Steam Burning

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Kyra Dingle 1B
Posts: 55
Joined: Fri Sep 29, 2017 7:04 am

Steam Burning

Postby Kyra Dingle 1B » Sat Jan 13, 2018 11:35 pm

Can someone give again the explanation Lavelle shared last Monday about why steam burns a lot more and how that relates to phase changes?

Matthew 1C
Posts: 47
Joined: Fri Sep 29, 2017 7:06 am

Re: Steam Burning

Postby Matthew 1C » Sat Jan 13, 2018 11:45 pm

Steam burns a lot more than boiling water because more energy is required for phase changes than just temperature changes. With boiling water, the energy that is transferred to the skin will come from the temperature change, but with the steam, a lot of energy will be released onto the skin from the condensation of the steam to water. The energy released onto the skin from steam is the energy that is required firstly for condensation, and then secondly from the energy that comes from the boiling water following condensation.

Vincent Tse 1K
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Joined: Fri Sep 29, 2017 7:05 am
Been upvoted: 1 time

Re: Steam Burning

Postby Vincent Tse 1K » Sat Jan 13, 2018 11:47 pm

Steam "burns" a lot more b/c it typically carries way more energy than boiling water does, and that's due to phase changes, mostly.
You might want to view a water phase diagram as a reference, but here goes:

So liquid water at say, room temp, first needs to heat up to 100 degrees C. It needs X amount of energy to do that.
Once at 100 degrees C, the liquid water is now at its boiling point, and must change to steam. In order to do that, it needs Y amount of energy.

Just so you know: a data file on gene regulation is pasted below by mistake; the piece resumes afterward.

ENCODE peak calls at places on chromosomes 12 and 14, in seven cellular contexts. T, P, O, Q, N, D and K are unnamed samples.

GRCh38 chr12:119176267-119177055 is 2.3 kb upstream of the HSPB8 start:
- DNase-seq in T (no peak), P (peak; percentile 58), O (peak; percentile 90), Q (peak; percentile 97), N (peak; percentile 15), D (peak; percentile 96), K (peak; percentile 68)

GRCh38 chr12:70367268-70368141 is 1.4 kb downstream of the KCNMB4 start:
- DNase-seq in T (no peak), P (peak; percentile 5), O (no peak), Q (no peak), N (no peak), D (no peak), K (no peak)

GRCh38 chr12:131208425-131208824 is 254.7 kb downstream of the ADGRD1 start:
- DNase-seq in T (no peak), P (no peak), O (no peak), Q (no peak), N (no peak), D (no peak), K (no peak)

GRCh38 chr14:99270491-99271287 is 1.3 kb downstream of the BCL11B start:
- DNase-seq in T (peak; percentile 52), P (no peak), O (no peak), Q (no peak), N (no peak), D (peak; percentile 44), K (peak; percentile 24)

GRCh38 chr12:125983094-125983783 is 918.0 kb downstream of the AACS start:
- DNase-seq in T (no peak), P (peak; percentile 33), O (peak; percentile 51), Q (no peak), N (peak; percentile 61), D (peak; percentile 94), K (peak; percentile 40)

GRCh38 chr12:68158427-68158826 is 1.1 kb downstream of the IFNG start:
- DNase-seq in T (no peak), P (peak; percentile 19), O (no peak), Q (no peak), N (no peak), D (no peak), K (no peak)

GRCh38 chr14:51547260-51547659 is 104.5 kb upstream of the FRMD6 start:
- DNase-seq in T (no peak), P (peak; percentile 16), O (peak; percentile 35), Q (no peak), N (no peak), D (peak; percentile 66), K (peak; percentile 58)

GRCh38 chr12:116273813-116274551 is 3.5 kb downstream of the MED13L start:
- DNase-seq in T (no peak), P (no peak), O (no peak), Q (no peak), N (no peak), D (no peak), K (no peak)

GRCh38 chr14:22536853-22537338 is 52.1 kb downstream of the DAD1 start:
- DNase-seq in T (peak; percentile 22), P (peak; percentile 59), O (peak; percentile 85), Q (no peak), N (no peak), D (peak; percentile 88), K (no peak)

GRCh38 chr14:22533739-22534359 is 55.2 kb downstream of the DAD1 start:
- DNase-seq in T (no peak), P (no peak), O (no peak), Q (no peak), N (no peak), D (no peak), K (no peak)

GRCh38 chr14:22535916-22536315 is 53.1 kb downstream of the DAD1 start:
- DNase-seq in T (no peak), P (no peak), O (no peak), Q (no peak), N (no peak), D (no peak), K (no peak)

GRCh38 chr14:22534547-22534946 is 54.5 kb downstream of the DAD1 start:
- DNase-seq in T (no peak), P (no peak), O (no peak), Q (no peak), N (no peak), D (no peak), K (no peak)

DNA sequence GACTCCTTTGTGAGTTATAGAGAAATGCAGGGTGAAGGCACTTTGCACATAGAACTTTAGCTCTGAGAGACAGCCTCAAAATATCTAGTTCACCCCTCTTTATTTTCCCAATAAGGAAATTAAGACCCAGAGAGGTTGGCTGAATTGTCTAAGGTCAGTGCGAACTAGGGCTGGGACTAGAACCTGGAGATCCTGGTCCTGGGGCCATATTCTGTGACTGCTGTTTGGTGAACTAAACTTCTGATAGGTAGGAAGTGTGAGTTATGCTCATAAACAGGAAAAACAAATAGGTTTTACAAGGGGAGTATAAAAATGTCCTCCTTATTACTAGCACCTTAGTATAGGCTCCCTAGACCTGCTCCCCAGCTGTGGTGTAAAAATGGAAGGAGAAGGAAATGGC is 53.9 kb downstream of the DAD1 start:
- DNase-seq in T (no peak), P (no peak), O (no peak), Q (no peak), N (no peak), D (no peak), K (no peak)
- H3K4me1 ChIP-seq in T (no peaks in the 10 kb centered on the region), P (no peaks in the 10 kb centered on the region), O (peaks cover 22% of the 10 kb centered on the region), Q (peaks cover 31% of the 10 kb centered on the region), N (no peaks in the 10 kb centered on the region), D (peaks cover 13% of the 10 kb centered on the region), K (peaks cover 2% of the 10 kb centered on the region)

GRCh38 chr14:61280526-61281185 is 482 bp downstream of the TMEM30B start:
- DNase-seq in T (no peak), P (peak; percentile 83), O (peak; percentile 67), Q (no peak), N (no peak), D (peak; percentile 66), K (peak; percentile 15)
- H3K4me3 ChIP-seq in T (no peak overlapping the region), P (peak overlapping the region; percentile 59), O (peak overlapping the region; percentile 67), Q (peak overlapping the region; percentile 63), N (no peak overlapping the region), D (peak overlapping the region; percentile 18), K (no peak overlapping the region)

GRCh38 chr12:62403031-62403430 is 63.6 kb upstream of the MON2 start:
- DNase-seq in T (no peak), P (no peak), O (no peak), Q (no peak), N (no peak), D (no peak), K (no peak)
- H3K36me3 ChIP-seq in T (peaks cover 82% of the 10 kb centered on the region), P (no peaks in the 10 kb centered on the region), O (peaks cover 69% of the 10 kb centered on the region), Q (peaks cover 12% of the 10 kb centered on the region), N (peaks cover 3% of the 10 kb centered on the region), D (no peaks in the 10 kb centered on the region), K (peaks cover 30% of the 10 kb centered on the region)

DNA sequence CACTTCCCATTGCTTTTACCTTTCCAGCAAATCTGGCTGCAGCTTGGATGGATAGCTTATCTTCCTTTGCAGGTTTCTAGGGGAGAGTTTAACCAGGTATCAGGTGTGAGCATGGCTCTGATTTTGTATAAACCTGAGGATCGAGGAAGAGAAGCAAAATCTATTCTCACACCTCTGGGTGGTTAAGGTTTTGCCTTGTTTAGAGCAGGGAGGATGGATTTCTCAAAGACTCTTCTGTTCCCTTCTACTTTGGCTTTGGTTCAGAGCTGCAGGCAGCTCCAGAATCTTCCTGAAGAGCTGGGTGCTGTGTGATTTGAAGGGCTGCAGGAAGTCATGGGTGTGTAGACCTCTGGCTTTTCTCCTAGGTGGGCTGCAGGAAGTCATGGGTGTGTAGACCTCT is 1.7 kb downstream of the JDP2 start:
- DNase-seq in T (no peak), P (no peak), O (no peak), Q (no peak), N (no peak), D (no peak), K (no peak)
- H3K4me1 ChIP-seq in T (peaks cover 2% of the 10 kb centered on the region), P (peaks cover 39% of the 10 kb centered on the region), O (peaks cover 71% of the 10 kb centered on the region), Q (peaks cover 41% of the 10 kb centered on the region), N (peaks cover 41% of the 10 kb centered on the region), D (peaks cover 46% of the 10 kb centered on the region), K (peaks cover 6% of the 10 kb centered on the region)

Finally, steam might not actually be exactly 100 degrees C; it might be even hotter than that. To "heat it up" to that temperature, you need to put Z amount of energy in.

So boiling water hurts b/c your skin is getting touched by X amount of energy.
Steam REALLY HURTS b/c your skin is getting roasted by X + Y + Z amount of energy.

Rachel N 1I
Posts: 48
Joined: Thu Jul 27, 2017 3:00 am

Re: Steam Burning

Postby Rachel N 1I » Sat Jan 13, 2018 11:48 pm

Steam burns a lot more because the enthalpy of condensation is high. The heating curve for water shows that as water goes through a phase stage into gas, it is dumping a large amount of energy at 100 deg Celsius of heat onto the skin.

Jesus Rodriguez 1J
Posts: 53
Joined: Sat Jul 22, 2017 3:00 am

Re: Steam Burning

Postby Jesus Rodriguez 1J » Sun Jan 14, 2018 8:33 am

Steam burns more because it is undergoing a phase change as a result of reacting with your skin and the phase change from vapor to liquid causes heat to be released


I found this link to be helpful

http://scienceline.ucsb.edu/getkey.php?key=1322

Yu Chong 2H
Posts: 30
Joined: Fri Sep 29, 2017 7:05 am

Re: Steam Burning

Postby Yu Chong 2H » Sun Jan 14, 2018 3:28 pm

Steam burns more because it has to first condense into liquid water when it comes to contact with your skin. The heat released from the condensation is added to the heat released from cooling the liquid water from 100 degree to your body temperature. So more heat is released by steam at 100 degrees than water at 100 degrees.

Cristina Sarmiento 1E
Posts: 52
Joined: Wed Nov 16, 2016 3:02 am

Re: Steam Burning

Postby Cristina Sarmiento 1E » Sun Jan 14, 2018 3:56 pm

Steam burns more because of the phase change from liquid to vapor. Water boils at 100 degrees Celsius and during the phase change of vaporization, heat continues to increase. So when the boiling water has been turned into steam, a lot more heat had been supplied and is the reason why steam burns more.

Ricardo Ruiz Flores 1D
Posts: 29
Joined: Sat Jul 22, 2017 3:00 am

Re: Steam Burning

Postby Ricardo Ruiz Flores 1D » Sun Jan 14, 2018 5:38 pm

I would like to add that it's really useful to see the heating curve for water to really understand where all of that extra energy is coming from in the steam version that boiling water does not have.

Conceptually, I like to see it as a pathway the water has to take to reach certain temperatures. For steam to transfer heat with skin, it first has to go through the "phase change" plateau, and in essence "dumps" all of that heat it takes to condense onto skin.

Again, the graph helps visualize this!


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